Comments

Popular posts from this blog

The Magnificent Lives of Marjorie Post by Allison Pataki: A Book Review

The Magnificent Lives of Marjorie Post Author: Allison Pataki Genre: Historical Fiction Publisher: Ballantine Release Date: February 15, 2022 Pages: 381 Source: Netgalley/Publisher in exchange for an honest review. Synopsis: Mrs. Post, the President and First Lady are here to see you. . . . So begins another average evening for Marjorie Merriweather Post. Presidents have come and gone, but she has hosted them all. Growing up in the modest farmlands of Battle Creek, Michigan, Marjorie was inspired by a few simple rules: always think for yourself, never take success for granted, and work hard—even when deemed American royalty, even while covered in imperial diamonds. Marjorie had an insatiable drive to live and love and to give more than she got. From crawling through Moscow warehouses to rescue the Tsar’s treasures to outrunning the Nazis in London, from serving the homeless of the Great Depression to entertaining Roosevelts, Kennedys, and Hollywood’s biggest stars, Marjorie Merriweath

The Dark Queens: The Bloody Rivalry that Forged the Medieval World by Shelley Puhak: A Book Review

  The Dark Queens: The Bloody Rivalry that Forged the Medieval World Author: Shelley Puhak Genre: Nonfiction, History, Biography Publisher: Bloomsbury Release Date: February 22, 2022 Pages: 378 Source: Netgalley/Publisher in exchange for an honest review. Synopsis: The remarkable, little-known story of two trailblazing women in the Early Middle Ages who wielded immense power, only to be vilified for daring to rule.      Brunhild was a foreign princess, raised to be married off for the sake of alliance-building. Her sister-in-law Fredegund started out as a lowly palace slave. And yet-in sixth-century Merovingian France, where women were excluded from noble succession and royal politics was a blood sport-these two iron-willed strategists reigned over vast realms, changing the face of Europe.      The two queens commanded armies and negotiated with kings and popes. They formed coalitions and broke them, mothered children and lost them. They fought a decades-long civil war-against each ot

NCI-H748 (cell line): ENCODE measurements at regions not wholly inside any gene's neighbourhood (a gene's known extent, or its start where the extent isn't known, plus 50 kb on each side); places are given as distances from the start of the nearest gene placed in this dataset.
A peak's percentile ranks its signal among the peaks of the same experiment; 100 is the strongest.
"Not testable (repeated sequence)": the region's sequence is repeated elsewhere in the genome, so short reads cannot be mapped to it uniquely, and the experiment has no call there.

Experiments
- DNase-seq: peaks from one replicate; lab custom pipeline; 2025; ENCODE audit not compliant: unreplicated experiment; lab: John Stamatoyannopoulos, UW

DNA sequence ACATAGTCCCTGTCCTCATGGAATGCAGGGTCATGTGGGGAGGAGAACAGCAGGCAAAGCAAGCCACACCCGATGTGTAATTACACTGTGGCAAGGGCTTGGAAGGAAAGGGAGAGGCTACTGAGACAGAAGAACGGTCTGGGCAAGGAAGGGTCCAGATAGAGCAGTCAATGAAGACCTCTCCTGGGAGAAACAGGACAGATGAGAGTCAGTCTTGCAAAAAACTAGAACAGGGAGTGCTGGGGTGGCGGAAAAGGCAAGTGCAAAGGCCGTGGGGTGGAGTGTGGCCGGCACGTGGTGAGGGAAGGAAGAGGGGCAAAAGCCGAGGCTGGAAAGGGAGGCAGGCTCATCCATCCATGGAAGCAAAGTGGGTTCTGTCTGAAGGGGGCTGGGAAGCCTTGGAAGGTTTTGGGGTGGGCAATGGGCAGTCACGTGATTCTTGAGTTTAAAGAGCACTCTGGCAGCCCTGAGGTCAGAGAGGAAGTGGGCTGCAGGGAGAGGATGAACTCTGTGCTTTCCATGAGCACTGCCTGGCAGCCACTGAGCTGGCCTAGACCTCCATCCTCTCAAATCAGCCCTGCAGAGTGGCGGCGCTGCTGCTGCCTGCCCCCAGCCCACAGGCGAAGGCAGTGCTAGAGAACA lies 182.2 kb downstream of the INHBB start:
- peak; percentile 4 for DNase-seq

The Seven Sisters (The Seven Sisters #1) by Lucinda Riley: A Book Review

The Seven Sisters (The Seven Sisters #1) Author: Lucinda Riley Genre: Historical Fiction, Romance Publisher: Atria Release Date: 2015 Pages: 463 Source: My State Public Library Synopsis: Maia D’Apliese and her five sisters gather together at their childhood home, “Atlantis”—a fabulous, secluded castle situated on the shores of Lake Geneva—having been told that their beloved father, who adopted them all as babies, has died. Each of them is handed a tantalizing clue to her true heritage—a clue which takes Maia across the world to a crumbling mansion in Rio de Janeiro, Brazil. Once there, she begins to put together the pieces of her story and its beginnings. Eighty years earlier in Rio’s Belle Epoque of the 1920s, Izabela Bonifacio’s father has aspirations for his daughter to marry into the aristocracy. Meanwhile, architect Heitor da Silva Costa is devising plans for an enormous statue, to be called Christ the Redeemer, and will soon travel to Paris to find the right sculptor to